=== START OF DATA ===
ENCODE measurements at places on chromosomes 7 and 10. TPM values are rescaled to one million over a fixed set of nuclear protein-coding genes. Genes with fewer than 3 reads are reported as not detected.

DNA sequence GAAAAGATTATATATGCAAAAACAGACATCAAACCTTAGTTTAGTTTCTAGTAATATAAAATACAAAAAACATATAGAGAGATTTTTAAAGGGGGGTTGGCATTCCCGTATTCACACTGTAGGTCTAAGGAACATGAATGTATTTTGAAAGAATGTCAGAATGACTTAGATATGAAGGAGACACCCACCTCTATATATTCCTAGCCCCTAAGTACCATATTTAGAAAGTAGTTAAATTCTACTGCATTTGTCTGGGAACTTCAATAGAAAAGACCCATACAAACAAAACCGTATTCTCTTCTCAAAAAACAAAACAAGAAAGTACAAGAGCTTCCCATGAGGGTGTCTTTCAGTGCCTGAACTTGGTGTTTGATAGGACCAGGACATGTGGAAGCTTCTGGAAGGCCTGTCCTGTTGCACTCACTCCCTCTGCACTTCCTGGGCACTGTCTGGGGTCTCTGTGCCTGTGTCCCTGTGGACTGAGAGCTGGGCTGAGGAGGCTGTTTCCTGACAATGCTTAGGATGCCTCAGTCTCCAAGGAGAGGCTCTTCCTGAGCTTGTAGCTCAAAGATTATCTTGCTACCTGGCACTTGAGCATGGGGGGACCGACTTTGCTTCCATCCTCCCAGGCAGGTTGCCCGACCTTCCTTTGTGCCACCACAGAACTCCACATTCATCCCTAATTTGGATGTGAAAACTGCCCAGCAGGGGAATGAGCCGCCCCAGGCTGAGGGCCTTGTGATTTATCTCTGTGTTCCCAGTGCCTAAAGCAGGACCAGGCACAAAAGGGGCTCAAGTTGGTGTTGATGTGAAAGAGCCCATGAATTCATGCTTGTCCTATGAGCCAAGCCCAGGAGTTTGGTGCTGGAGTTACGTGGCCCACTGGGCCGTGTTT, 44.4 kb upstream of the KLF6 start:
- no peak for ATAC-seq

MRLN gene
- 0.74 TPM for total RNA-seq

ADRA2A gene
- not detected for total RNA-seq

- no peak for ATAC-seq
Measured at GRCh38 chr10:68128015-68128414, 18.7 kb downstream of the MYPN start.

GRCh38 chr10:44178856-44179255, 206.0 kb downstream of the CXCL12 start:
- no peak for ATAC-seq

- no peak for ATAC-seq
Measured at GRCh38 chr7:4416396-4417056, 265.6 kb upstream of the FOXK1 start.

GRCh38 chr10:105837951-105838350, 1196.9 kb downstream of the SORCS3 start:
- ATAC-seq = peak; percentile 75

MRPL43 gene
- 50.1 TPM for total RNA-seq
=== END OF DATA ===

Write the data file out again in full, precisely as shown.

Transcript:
ENCODE measurements at places on chromosomes 7 and 10. TPM values are rescaled to one million over a fixed set of nuclear protein-coding genes. Genes with fewer than 3 reads are reported as not detected.

DNA sequence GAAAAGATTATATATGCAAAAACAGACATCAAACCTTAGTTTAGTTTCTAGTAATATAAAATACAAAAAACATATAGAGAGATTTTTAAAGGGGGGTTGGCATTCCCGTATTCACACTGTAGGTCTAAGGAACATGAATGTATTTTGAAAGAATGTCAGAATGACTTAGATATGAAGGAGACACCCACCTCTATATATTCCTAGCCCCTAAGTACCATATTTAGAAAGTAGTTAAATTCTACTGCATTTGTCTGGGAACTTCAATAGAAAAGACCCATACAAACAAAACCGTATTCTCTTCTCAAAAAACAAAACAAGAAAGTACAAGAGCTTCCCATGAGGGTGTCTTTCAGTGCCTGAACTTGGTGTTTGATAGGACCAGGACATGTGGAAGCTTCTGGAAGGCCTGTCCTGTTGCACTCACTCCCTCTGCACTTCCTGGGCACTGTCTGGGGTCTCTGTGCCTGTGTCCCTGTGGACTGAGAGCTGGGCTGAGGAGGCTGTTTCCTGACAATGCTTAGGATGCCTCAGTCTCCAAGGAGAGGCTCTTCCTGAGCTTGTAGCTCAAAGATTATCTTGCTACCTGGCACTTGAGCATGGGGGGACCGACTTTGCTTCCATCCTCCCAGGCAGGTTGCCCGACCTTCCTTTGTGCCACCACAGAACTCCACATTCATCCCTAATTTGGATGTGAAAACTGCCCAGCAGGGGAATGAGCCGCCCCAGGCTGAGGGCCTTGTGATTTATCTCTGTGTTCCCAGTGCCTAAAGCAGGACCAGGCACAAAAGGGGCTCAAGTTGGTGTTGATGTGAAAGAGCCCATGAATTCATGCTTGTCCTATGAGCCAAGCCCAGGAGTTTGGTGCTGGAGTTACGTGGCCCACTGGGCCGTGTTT, 44.4 kb upstream of the KLF6 start:
- no peak for ATAC-seq

MRLN gene
- 0.74 TPM for total RNA-seq

ADRA2A gene
- not detected for total RNA-seq

- no peak for ATAC-seq
Measured at GRCh38 chr10:68128015-68128414, 18.7 kb downstream of the MYPN start.

GRCh38 chr10:44178856-44179255, 206.0 kb downstream of the CXCL12 start:
- no peak for ATAC-seq

- no peak for ATAC-seq
Measured at GRCh38 chr7:4416396-4417056, 265.6 kb upstream of the FOXK1 start.

GRCh38 chr10:105837951-105838350, 1196.9 kb downstream of the SORCS3 start:
- ATAC-seq = peak; percentile 75

MRPL43 gene
- 50.1 TPM for total RNA-seq